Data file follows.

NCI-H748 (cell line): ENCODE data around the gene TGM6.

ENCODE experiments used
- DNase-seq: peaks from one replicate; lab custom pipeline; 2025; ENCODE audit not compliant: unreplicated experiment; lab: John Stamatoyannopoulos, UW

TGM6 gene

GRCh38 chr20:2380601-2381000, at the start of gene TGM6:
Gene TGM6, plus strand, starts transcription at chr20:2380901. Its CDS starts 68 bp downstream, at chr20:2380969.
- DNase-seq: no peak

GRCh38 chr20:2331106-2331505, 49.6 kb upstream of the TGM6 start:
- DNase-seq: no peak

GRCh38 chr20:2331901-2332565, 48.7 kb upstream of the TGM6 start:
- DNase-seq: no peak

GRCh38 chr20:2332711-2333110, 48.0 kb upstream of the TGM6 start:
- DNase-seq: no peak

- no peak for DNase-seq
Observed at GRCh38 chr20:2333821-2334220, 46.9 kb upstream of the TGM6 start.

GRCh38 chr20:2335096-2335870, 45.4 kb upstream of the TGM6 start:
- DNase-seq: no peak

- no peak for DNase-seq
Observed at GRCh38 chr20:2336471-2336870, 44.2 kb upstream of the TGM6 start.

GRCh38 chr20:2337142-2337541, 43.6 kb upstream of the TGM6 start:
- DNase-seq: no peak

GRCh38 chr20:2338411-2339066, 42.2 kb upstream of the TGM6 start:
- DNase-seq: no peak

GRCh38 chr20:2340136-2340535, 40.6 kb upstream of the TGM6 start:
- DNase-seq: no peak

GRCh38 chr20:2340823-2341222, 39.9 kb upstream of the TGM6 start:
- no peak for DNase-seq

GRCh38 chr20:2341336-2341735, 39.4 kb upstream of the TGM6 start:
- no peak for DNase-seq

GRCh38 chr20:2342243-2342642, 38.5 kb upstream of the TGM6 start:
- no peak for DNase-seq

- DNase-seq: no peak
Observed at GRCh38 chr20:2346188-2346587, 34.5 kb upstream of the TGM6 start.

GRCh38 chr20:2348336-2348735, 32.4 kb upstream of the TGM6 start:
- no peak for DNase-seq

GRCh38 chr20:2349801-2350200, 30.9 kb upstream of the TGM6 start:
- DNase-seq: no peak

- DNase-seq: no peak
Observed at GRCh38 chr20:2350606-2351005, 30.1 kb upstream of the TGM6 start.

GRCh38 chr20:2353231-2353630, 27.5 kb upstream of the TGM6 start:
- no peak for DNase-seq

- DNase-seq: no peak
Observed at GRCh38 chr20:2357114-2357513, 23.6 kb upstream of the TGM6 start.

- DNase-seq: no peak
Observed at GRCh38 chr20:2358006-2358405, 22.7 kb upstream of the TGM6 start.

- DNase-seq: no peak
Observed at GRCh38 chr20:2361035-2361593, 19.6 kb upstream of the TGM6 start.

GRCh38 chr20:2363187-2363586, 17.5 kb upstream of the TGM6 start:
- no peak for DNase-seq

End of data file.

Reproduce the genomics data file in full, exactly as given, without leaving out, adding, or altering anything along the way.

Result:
NCI-H748 (cell line): ENCODE data around the gene TGM6.

ENCODE experiments used
- DNase-seq: peaks from one replicate; lab custom pipeline; 2025; ENCODE audit not compliant: unreplicated experiment; lab: John Stamatoyannopoulos, UW

TGM6 gene

GRCh38 chr20:2380601-2381000, at the start of gene TGM6:
Gene TGM6, plus strand, starts transcription at chr20:2380901. Its CDS starts 68 bp downstream, at chr20:2380969.
- DNase-seq: no peak

GRCh38 chr20:2331106-2331505, 49.6 kb upstream of the TGM6 start:
- DNase-seq: no peak

GRCh38 chr20:2331901-2332565, 48.7 kb upstream of the TGM6 start:
- DNase-seq: no peak

GRCh38 chr20:2332711-2333110, 48.0 kb upstream of the TGM6 start:
- DNase-seq: no peak

- no peak for DNase-seq
Observed at GRCh38 chr20:2333821-2334220, 46.9 kb upstream of the TGM6 start.

GRCh38 chr20:2335096-2335870, 45.4 kb upstream of the TGM6 start:
- DNase-seq: no peak

- no peak for DNase-seq
Observed at GRCh38 chr20:2336471-2336870, 44.2 kb upstream of the TGM6 start.

GRCh38 chr20:2337142-2337541, 43.6 kb upstream of the TGM6 start:
- DNase-seq: no peak

GRCh38 chr20:2338411-2339066, 42.2 kb upstream of the TGM6 start:
- DNase-seq: no peak

GRCh38 chr20:2340136-2340535, 40.6 kb upstream of the TGM6 start:
- DNase-seq: no peak

GRCh38 chr20:2340823-2341222, 39.9 kb upstream of the TGM6 start:
- no peak for DNase-seq

GRCh38 chr20:2341336-2341735, 39.4 kb upstream of the TGM6 start:
- no peak for DNase-seq

GRCh38 chr20:2342243-2342642, 38.5 kb upstream of the TGM6 start:
- no peak for DNase-seq

- DNase-seq: no peak
Observed at GRCh38 chr20:2346188-2346587, 34.5 kb upstream of the TGM6 start.

GRCh38 chr20:2348336-2348735, 32.4 kb upstream of the TGM6 start:
- no peak for DNase-seq

GRCh38 chr20:2349801-2350200, 30.9 kb upstream of the TGM6 start:
- DNase-seq: no peak

- DNase-seq: no peak
Observed at GRCh38 chr20:2350606-2351005, 30.1 kb upstream of the TGM6 start.

GRCh38 chr20:2353231-2353630, 27.5 kb upstream of the TGM6 start:
- no peak for DNase-seq

- DNase-seq: no peak
Observed at GRCh38 chr20:2357114-2357513, 23.6 kb upstream of the TGM6 start.

- DNase-seq: no peak
Observed at GRCh38 chr20:2358006-2358405, 22.7 kb upstream of the TGM6 start.

- DNase-seq: no peak
Observed at GRCh38 chr20:2361035-2361593, 19.6 kb upstream of the TGM6 start.

GRCh38 chr20:2363187-2363586, 17.5 kb upstream of the TGM6 start:
- no peak for DNase-seq